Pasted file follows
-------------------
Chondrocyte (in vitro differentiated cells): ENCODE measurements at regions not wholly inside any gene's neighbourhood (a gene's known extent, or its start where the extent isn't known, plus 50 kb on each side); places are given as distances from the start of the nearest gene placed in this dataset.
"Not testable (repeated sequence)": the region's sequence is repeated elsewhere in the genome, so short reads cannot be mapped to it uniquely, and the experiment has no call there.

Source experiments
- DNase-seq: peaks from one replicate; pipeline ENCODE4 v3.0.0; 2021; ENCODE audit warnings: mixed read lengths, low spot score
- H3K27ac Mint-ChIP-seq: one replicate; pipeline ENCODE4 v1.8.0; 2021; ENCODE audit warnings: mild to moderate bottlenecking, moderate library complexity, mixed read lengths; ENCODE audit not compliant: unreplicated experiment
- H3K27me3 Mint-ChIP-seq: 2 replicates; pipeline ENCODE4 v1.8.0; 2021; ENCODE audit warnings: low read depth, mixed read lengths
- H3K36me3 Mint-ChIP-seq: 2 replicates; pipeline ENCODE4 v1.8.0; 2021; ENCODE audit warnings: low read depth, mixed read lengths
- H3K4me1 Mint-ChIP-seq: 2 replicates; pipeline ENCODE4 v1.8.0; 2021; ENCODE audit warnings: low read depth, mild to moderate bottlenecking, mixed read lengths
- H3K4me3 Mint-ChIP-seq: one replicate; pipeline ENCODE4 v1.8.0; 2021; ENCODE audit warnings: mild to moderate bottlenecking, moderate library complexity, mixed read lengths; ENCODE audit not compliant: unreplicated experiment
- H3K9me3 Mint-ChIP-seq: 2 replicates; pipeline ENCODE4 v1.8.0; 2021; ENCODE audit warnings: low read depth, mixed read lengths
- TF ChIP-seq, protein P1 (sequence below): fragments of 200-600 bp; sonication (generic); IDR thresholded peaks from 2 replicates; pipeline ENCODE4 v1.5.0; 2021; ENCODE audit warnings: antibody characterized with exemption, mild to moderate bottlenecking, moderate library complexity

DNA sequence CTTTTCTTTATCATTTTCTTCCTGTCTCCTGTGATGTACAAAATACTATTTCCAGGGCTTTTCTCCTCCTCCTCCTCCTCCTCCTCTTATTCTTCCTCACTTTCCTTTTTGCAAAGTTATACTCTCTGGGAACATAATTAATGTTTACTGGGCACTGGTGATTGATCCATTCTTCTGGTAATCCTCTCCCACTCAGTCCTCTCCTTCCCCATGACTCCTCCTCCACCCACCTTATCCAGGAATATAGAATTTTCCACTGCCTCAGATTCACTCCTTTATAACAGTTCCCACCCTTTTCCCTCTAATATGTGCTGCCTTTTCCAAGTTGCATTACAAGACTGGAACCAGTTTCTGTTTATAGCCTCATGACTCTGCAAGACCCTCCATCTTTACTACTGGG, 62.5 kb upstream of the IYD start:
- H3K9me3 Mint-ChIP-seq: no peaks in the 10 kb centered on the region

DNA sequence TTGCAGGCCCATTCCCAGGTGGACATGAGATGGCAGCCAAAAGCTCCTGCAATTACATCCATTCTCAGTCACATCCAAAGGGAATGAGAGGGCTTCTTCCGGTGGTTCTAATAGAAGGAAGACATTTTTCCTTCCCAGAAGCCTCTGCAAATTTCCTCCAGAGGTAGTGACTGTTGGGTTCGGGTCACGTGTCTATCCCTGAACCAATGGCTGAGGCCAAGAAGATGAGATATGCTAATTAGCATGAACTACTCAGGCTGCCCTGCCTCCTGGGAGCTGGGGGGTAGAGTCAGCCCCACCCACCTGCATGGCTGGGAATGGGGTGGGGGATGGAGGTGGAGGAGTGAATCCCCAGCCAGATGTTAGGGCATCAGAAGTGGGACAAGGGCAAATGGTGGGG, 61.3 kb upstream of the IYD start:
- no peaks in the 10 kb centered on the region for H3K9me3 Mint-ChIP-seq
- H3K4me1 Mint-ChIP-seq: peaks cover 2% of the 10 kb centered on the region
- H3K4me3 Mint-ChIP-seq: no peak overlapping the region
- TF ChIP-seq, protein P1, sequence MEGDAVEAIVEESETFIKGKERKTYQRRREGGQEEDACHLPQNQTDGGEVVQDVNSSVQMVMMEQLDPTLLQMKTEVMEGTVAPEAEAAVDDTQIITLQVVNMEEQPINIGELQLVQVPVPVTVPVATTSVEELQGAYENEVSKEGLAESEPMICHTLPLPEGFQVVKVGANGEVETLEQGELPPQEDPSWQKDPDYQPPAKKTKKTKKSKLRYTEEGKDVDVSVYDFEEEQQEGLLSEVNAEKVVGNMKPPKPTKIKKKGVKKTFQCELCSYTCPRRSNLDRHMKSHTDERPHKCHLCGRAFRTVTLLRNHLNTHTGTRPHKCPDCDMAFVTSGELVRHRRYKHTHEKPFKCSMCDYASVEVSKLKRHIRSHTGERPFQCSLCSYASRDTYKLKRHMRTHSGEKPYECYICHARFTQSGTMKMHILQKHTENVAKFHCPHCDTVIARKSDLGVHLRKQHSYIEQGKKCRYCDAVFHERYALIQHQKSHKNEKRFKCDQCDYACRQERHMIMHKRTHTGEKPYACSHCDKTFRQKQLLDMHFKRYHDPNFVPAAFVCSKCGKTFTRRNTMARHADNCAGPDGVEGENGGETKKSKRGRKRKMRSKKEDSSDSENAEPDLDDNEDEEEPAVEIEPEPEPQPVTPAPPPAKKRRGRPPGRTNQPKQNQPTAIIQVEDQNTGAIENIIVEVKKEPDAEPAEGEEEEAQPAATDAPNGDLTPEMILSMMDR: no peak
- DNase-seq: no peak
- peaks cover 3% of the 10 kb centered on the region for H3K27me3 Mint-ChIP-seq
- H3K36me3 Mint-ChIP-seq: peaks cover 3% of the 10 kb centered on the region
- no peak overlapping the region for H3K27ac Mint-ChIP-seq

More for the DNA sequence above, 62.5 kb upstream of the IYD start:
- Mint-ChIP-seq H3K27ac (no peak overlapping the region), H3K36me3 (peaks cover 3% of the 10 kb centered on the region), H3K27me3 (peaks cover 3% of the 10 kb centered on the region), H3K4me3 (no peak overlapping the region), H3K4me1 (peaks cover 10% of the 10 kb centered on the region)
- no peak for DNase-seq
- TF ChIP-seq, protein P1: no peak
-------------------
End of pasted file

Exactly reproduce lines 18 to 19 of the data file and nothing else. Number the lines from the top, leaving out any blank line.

- TF ChIP-seq, protein P1, sequence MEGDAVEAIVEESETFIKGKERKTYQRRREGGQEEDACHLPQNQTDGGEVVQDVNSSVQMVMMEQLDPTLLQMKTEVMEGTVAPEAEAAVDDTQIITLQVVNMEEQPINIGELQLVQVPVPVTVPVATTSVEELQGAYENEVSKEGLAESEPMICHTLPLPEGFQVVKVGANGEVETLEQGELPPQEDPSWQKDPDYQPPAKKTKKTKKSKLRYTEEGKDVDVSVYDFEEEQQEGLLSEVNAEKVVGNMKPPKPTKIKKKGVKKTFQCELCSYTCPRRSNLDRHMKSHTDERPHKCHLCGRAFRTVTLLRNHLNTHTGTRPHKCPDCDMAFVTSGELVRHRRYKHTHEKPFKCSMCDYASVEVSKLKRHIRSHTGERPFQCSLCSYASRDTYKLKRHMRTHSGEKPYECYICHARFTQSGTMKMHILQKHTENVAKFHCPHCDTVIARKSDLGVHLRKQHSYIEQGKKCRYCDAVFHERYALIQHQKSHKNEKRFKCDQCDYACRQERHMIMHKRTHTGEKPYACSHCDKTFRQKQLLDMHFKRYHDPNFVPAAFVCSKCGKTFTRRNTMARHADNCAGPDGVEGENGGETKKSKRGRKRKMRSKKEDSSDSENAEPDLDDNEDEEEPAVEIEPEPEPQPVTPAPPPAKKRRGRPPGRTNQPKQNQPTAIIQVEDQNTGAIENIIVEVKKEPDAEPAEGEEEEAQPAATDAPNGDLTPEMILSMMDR: no peak
- DNase-seq: no peak